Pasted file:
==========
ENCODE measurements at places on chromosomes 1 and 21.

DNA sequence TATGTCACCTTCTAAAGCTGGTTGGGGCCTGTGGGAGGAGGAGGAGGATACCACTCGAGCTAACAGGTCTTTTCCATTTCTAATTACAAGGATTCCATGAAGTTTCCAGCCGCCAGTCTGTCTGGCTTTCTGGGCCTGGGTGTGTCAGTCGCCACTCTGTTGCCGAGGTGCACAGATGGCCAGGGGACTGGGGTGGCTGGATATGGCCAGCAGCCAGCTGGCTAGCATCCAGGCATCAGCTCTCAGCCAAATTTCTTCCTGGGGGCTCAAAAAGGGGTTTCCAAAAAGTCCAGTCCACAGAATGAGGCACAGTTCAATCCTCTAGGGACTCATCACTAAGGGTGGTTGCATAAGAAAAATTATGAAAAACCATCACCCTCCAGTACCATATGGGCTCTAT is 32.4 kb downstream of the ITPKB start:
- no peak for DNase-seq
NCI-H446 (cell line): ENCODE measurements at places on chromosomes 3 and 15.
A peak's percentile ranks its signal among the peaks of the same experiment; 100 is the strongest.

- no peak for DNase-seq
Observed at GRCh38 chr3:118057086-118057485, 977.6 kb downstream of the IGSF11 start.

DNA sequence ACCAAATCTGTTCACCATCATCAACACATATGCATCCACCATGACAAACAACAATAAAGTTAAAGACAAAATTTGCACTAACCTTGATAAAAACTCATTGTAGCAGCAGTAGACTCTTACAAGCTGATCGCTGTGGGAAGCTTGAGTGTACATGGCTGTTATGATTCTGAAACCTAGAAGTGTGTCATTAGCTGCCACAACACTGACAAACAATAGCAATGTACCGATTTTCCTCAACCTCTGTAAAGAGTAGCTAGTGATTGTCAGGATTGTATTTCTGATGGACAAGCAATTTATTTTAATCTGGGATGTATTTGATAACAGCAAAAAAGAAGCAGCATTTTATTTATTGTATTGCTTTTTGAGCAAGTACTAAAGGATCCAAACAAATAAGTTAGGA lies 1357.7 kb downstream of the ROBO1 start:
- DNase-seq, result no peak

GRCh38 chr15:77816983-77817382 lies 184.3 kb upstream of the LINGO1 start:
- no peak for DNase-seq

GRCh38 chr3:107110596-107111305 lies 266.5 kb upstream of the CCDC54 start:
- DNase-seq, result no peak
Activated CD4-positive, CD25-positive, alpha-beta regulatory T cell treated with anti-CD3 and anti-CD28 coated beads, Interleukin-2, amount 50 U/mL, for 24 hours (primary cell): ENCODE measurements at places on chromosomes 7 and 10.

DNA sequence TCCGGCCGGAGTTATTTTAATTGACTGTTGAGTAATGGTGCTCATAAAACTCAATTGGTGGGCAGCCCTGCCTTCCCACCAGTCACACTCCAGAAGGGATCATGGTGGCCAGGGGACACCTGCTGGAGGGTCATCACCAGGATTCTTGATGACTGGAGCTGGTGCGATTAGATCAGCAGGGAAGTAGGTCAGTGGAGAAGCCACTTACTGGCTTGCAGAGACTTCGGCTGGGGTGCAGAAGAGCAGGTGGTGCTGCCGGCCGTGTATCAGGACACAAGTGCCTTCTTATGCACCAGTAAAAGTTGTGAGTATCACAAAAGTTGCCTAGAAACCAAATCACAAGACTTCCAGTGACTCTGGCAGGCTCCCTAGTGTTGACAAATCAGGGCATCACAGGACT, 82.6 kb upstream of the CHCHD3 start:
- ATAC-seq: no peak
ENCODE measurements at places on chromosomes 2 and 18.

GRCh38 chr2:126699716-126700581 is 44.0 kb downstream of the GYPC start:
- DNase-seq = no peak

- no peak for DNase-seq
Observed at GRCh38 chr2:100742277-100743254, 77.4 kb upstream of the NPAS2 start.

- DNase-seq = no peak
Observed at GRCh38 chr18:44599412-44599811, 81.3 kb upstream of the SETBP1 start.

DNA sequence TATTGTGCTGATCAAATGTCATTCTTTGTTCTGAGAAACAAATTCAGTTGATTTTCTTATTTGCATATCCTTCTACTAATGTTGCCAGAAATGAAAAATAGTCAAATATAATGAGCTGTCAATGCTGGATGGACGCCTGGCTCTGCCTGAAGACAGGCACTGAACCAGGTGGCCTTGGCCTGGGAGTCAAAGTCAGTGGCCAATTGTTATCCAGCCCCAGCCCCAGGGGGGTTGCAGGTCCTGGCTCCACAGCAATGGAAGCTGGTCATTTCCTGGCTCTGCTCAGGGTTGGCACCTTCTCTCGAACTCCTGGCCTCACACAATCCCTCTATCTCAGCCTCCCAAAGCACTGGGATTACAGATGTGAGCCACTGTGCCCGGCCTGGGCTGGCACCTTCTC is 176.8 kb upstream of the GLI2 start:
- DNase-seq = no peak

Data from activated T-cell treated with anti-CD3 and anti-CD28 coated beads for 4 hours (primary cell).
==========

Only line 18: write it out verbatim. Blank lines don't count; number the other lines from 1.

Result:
GRCh38 chr2:126699716-126700581 is 44.0 kb downstream of the GYPC start: